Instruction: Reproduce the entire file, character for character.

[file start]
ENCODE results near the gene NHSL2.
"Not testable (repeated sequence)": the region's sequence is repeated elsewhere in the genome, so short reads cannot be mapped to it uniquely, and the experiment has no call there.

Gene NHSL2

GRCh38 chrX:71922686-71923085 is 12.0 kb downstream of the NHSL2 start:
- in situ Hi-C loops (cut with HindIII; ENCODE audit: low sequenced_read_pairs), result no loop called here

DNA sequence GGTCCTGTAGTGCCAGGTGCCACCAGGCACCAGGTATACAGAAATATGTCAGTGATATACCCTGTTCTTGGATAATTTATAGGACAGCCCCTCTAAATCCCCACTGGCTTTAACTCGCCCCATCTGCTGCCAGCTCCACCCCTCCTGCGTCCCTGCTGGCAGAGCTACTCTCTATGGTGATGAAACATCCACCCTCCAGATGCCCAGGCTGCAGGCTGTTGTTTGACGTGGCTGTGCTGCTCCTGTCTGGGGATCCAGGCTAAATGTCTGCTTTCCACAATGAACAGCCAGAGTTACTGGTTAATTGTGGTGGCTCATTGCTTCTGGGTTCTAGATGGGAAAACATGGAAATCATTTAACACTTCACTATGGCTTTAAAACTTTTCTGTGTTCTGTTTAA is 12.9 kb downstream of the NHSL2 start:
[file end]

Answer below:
ENCODE results near the gene NHSL2.
"Not testable (repeated sequence)": the region's sequence is repeated elsewhere in the genome, so short reads cannot be mapped to it uniquely, and the experiment has no call there.

Gene NHSL2

GRCh38 chrX:71922686-71923085 is 12.0 kb downstream of the NHSL2 start:
- in situ Hi-C loops (cut with HindIII; ENCODE audit: low sequenced_read_pairs), result no loop called here

DNA sequence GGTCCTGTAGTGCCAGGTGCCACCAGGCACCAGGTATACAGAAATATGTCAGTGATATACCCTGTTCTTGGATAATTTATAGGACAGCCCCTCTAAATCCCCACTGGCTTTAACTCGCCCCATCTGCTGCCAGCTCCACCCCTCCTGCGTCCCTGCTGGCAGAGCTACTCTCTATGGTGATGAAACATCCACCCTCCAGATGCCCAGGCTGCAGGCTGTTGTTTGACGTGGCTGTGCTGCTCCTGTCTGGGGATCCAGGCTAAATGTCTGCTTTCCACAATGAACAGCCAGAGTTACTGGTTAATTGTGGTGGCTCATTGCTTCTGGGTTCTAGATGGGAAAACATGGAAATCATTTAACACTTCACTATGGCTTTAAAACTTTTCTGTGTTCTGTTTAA is 12.9 kb downstream of the NHSL2 start: